Sunday, April 09, 2006

100,000 children in bird flu risk

THE government has made plans for the mass closure of schools, amid warnings that 100,000 children might die if the bird flu virus mutates into a human pandemic.

The chief medical officer for England and Wales, Sir Liam Donaldson, has advised the government that shutting schools could halve the number of pupils who would be killed if the bird flu virus mutates into a form that is transferable between humans.

There is no firm evidence that the H5N1 strain of bird flu can pass between people. But there are fears it might mutate or mix with human flu viruses to create a new virus.

In a letter to schools minister Jacqui Smith, Donaldson wrote: "Until the pandemic virus emerges, we cannot know for certain which groups would be most vulnerable. If all age groups were affected equally, and the virus was particularly severe (ie at the upper end of our assumptions), the excess deaths in school-age children could be as high as 100,000. This would mean that potentially 50,000 deaths might be prevented by school closures."

A Scottish Executive spokesman said no detailed plans had been made to close schools north of the Border, but it was "one of many measures" being considered by ministers, if the H5N1 virus mutates into a form potentially fatal to humans.

It was also reported last night that off-duty firemen and retired lorry drivers will be pressed into service to ensure deliveries of essential food supplies in the event of a bird flu pandemic.

In Fife yesterday, residents in Cellardyke were being monitored by health officials in case any showed signs of symptoms caused by H5N1.

Hospitals and doctors have been placed on alert to be prepared to quarantine patients suspected of suffering from the early stages of the virus. Locals from the village who came into close contact with the dead swan have been advised to check their temperature twice a day and report to a doctor at the first signs of coughing, sore throat or fever.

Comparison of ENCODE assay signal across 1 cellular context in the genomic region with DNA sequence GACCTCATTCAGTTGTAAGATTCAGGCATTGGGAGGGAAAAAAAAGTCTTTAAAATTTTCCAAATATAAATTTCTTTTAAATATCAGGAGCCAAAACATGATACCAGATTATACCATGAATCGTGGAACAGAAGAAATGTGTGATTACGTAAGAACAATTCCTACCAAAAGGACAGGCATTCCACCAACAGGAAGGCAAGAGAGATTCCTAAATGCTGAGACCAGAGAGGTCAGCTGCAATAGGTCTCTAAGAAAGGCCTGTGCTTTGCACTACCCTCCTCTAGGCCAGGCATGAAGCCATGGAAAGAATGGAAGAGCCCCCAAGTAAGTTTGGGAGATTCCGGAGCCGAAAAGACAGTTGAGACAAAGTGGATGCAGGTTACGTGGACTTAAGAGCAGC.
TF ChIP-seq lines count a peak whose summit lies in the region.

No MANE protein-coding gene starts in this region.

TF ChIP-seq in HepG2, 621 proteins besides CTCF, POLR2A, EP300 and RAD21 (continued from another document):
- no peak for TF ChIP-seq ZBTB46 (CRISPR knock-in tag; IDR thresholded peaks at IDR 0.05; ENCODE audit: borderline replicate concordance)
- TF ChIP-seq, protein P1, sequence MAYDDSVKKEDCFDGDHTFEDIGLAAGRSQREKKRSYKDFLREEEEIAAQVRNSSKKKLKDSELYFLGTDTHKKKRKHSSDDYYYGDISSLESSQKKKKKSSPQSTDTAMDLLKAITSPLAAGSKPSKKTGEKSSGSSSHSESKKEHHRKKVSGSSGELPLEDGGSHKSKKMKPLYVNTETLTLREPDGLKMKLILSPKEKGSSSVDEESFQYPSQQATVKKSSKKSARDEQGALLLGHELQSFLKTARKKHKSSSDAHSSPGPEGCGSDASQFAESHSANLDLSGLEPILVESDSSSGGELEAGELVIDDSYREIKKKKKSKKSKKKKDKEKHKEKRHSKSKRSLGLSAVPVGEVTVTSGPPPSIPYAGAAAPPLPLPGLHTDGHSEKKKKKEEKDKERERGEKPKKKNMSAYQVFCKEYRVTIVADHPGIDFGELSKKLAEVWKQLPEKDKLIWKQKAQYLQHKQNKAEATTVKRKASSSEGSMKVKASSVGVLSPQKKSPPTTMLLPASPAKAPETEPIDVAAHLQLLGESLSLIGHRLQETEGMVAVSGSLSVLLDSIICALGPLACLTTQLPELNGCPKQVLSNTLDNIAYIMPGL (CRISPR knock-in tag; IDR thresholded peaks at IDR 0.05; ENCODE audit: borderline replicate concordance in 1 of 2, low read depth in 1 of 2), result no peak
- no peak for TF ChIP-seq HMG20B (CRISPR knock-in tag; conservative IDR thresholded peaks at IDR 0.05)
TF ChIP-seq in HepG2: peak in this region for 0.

Doctors are also to visit all residents who went near the swan to take blood samples to ensure no one is carrying the virus without suffering any symptoms. Dr Harry Burns, Chief Medical Officer for Scotland, said: "If there is any evidence that they have a temperature or other symptoms then they will be given prophylaxis [a drug to prevent infection developing].

"If a patient is identified as having been in close contact with infected birds then they will be isolated and placed under close surveillance."

Meanwhile, Chief Veterinary Officer Charles Milne revealed yesterday that tests on the dead swan had given scientists clues to where the virus had come from. He said it was almost identical to the version of the virus found during an outbreak of H5N1 which affected more than 100 birds on Ruegen Island, off the north-east coast of Germany, in February.

Last night David Nabarro, the UN's chief coordinator on bird flu, said the death of the Scottish swan suggested other birds were carrying the viurs in Britain. He said: "The one swan is a good indicator there will be other species, like ducks and geese, that are flying around carrying H5N1, excreting it in their faeces and therefore also capable of getting infection into domestic poultry and into other species."

Scientists were last night testing dead birds from a further 30 locations around Cellardyke, following reports from members of the public.

Officials said the number of reports of dead birds to their helpline had soared since the presence of virus was confirmed last week. But they said no further suspected cases had yet been found.

The eight Scottish laboratories which can test for bird flu will stay open this weekend and at Easter to cope with the number of dead birds being reported. The move comes after concerns over delays in getting the results back from tests on the dead swan.

Scientists at the Veterinary Laboratories Agency in Weybridge have been told to prioritise tests on dead birds from Scotland ahead of those from elsewhere in the UK.

Scotland On Sunday

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